The PIC I used has a 24-bit NCO with 20-bit increment values (so you can’t use the very highest frequencies). Since the jitter is proportionally worse on the biggest increments, that’s not really a problem.
Hey Tom. Thanks for replying.
I really appreciate it man!
Is not NCO. I’m using the output compare module of the pic, and changing the counter register on it, to toggle an output.
So, if I wirte a steady number on it, the output frequency is constant. Shouldnt be any jitter.
But weirdly enough i’m still getting a weird pitch. That way, is always the same note, and not the third intervals i described. I could send you an audio some how if you wanna. Don’t know if its bad grounding or what, and is just some harmonic of the clock getting to the audio signal,…. Don’t think so.
I’m thinking now that it could be the crossing point between clocks. As the datasheet describes they should be in a specific voltage part. I’mm gonna try to control that and see what happens.
Do you happend to came across a similar problem of what i’m describing while doing yours?
Once again, thank you very much Tom!
Just built the classic four-knob Flangelicious and it is the GREATEST flanger I have ever heard — this is not hyperbole! It was exactly what I wanted and hoped to hear. My RAT plays very nicely into and it gets some very extraordinary tones clean as well. I added the open momentary switch to reset the flange and it is a very neat addition to an already cool pedal. Extremely straight-forward assembly if you have some experience building (I started with paint-by-numbers years ago, then moved to reading my own resistor code charts and cap codes and then on to this unit) — definitely mind the tea breaks in the instructions! Tom has designed a masterpiece and I’m glad I held off building any other unit in favor of this one. Sorry this turned into a review instead of a comment, but for anyone seeking a flanger worth assembling STOP HERE — you will NOT be disappointed! Thanks, Tom!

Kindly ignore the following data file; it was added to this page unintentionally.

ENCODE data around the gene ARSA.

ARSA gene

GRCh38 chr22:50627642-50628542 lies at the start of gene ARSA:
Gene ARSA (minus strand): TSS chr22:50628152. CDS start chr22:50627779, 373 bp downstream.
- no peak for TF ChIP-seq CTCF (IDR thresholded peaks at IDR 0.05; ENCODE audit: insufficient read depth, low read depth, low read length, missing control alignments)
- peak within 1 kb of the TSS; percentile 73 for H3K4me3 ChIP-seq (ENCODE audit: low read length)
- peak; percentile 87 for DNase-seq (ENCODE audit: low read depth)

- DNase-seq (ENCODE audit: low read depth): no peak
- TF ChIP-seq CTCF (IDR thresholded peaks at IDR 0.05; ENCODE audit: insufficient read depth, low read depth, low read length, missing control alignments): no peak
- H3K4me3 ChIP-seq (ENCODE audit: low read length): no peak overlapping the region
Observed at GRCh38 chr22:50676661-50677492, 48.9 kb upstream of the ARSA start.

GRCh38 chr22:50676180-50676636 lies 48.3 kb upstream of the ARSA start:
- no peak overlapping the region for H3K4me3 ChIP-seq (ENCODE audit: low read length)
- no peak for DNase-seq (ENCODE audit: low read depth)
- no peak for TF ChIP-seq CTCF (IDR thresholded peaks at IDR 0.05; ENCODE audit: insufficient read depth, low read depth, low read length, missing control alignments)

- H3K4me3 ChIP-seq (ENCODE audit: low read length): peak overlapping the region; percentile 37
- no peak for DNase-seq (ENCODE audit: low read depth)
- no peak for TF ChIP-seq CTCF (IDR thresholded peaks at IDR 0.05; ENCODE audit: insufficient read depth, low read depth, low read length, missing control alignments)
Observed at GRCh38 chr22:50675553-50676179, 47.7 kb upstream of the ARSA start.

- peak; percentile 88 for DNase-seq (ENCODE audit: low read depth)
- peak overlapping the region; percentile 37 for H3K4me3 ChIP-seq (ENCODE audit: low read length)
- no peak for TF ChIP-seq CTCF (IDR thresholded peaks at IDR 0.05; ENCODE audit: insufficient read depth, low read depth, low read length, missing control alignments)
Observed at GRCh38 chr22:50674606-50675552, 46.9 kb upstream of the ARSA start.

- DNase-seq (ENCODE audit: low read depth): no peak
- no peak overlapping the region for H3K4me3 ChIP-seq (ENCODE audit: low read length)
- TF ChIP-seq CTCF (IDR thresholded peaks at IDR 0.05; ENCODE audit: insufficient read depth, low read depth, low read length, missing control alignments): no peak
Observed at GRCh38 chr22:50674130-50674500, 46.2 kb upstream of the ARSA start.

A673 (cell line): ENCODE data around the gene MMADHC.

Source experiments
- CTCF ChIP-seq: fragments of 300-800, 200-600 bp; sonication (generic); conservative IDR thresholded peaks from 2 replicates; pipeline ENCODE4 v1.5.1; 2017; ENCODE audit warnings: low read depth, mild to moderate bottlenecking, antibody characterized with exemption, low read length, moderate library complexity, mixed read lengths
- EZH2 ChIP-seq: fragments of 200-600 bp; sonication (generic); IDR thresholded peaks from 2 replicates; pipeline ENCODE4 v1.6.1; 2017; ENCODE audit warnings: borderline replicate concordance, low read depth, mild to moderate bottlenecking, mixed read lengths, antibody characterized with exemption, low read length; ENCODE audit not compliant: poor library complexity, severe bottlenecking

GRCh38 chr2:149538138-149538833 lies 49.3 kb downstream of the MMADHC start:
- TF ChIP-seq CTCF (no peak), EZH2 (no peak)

Thanks for the positive vibes! Glad you’re enjoying it.
Hey, Tom! Thanks for all the awesome work! Got a question for you. Thinking of doing this build with some mods…. Gonna do classic 4 knob flange with your fancypants LFO hooked to the manual for extra LFOing as well as expression and CV jacks.
So my question is, will accidentally feeding over 5v to the CV jacks by combiningg the internal controls with extra CV/expression devices hurt the chip? And if so, a 5.1v zener (1n4733A) should do the trick for capping the voltage, right?